sampling distribution D_{t1} from the (t1)th step.
 Examples classified incorrectly in the previous step receive higher
weights in the new data (attempts to cover misclassified samples)
 Application (classification) stage:
 Classify according to the weighted majority of classifiers

23


24

 Training (step t)
 Sampling Distribution
  a probability that
example i from the original training dataset is selected
 Take K samples from the training set according to
 Train a classifier h_{t} on the samples
 Calculate the error of h_{t }:
 Classifier weight:
 New sampling distribution

25


26


27

 We have T different classifiers h
_{t}
 weight w_{t} of the classifier is proportional to its accuracy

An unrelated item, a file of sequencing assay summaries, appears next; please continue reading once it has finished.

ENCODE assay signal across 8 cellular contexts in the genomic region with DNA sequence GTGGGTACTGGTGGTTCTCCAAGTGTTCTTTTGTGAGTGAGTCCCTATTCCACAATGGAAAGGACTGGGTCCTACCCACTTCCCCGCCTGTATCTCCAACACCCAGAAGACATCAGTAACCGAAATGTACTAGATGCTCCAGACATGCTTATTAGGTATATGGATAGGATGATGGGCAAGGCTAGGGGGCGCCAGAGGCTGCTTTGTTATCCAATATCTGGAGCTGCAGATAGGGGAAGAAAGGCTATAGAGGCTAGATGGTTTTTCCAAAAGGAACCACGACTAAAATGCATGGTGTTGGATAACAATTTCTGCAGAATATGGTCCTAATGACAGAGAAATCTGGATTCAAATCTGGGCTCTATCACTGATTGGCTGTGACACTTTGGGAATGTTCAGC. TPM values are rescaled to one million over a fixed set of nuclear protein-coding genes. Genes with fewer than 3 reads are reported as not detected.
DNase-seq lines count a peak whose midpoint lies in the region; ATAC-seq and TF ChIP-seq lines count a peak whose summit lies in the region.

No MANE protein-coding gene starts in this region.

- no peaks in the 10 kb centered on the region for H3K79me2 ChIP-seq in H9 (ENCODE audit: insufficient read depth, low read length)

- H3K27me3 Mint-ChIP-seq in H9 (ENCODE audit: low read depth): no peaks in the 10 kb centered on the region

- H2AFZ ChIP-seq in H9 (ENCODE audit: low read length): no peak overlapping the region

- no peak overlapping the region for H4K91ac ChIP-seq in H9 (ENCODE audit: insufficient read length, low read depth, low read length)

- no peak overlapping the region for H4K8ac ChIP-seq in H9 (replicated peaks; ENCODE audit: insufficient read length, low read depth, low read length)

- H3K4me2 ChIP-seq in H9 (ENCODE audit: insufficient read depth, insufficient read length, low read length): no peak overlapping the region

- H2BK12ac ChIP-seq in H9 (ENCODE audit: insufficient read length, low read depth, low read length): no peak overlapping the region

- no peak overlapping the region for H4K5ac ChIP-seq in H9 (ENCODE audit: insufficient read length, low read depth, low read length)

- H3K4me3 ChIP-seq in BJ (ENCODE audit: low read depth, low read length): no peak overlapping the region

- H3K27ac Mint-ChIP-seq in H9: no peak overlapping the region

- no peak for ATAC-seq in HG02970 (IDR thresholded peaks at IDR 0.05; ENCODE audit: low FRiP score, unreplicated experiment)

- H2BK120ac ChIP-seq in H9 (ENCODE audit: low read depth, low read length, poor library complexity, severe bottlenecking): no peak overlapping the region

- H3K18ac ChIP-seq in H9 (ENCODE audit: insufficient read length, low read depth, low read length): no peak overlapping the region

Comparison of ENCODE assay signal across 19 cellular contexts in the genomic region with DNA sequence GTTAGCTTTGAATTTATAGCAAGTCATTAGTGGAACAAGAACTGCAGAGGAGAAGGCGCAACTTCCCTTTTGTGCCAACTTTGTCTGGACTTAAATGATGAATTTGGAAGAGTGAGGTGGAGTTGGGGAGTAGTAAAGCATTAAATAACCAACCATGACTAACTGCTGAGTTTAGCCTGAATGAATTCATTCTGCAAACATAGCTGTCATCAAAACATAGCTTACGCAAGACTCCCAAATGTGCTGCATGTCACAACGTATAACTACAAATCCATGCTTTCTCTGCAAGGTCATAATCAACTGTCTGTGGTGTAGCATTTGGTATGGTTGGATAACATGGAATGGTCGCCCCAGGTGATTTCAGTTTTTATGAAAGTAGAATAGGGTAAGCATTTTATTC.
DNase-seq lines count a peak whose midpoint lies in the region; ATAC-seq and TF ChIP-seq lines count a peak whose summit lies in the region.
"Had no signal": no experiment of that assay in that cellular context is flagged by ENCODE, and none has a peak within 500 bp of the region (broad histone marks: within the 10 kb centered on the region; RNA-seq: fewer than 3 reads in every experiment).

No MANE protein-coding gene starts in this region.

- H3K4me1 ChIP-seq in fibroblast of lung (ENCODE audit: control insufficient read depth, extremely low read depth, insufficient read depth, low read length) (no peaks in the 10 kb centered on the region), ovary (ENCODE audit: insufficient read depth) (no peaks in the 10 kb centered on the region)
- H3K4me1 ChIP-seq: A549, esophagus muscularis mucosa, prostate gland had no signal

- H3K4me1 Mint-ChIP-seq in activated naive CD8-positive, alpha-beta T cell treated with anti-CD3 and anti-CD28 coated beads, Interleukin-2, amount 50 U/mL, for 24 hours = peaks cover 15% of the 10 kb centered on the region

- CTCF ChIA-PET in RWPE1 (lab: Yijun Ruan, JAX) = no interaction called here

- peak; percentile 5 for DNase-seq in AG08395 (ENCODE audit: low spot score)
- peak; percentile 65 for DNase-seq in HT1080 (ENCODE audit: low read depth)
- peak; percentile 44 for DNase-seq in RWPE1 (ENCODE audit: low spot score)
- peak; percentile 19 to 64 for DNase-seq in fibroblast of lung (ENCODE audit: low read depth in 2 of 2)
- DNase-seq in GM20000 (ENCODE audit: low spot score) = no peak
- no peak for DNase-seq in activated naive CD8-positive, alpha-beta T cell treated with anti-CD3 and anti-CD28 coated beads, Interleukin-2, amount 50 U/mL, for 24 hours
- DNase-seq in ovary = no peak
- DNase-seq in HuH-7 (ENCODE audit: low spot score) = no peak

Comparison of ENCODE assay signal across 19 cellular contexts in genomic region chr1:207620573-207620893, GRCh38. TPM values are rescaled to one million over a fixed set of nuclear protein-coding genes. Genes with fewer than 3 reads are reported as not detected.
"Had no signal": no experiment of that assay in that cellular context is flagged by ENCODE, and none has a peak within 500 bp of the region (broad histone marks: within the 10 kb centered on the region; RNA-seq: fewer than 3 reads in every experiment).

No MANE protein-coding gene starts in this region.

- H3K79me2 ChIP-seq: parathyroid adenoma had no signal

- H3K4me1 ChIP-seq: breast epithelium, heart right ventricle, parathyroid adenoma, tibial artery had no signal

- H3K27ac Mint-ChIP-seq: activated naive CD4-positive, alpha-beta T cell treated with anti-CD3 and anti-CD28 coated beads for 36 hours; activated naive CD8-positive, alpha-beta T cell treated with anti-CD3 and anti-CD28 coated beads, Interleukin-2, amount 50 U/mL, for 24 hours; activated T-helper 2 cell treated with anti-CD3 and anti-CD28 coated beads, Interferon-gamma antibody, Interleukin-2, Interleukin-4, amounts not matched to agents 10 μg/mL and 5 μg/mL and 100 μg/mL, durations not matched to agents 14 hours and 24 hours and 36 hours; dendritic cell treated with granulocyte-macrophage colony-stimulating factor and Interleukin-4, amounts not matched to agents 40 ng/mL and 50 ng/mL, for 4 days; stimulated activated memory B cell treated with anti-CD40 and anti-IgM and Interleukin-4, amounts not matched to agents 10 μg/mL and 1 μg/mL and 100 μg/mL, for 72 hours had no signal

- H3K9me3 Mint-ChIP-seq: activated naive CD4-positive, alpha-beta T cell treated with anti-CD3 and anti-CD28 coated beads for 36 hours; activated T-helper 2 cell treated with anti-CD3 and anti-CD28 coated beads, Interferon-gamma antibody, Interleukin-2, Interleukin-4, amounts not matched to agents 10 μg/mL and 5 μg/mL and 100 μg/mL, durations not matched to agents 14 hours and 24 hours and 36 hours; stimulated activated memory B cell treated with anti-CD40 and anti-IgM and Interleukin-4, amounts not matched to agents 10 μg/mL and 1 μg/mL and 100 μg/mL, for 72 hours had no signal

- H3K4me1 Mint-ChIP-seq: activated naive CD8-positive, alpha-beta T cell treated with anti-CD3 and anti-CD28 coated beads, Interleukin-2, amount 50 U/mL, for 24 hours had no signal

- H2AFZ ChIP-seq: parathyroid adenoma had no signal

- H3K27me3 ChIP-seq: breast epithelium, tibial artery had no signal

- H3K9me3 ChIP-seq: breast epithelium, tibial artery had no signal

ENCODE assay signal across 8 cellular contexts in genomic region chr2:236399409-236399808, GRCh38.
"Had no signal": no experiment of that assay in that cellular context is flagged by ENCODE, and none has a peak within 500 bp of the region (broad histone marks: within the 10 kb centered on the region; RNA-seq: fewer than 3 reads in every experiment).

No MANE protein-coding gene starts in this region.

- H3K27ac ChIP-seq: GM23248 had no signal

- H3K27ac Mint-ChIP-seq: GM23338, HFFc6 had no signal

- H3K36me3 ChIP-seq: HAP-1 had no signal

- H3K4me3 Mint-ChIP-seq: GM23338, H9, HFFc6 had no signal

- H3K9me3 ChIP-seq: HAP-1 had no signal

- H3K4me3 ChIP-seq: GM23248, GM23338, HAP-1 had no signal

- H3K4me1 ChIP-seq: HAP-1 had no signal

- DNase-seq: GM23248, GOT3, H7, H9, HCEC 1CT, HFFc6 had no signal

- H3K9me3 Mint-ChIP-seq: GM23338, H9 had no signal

on the training set
 Classification:
 For every class j=0,1
 Compute the sum of weights w corresponding to ALL classifiers that
predict class j;
 Output class that correspond to the maximal sum of weights (weighted
majority)

28

 Classifier 1 “yes” 0.7
 Classifier 2 “no” 0.3
 Classifier 3 “no” 0.2
 Weighted majority “yes”
 The final choose is “yes”
+ 1

29

 Each classifier specializes on a particular subset of examples
 Algorithm is concentrating on “more and more difficult” examples
 Boosting can:
 Reduce variance (the same as Bagging)
 But also to eliminate the effect of high bias of the weak learner
(unlike Bagging)
 Train versus test errors performance:
 Train errors can be driven close to 0
 But test errors do not show overfitting
 Proofs and theoretical explanations in a number of papers

30


31

 An alternative to combine multiple models: can be used for supervised
and unsupervised frameworks
 For example:
 Likelihood of the data can be expressed by averaging over the multiple
models
 Prediction: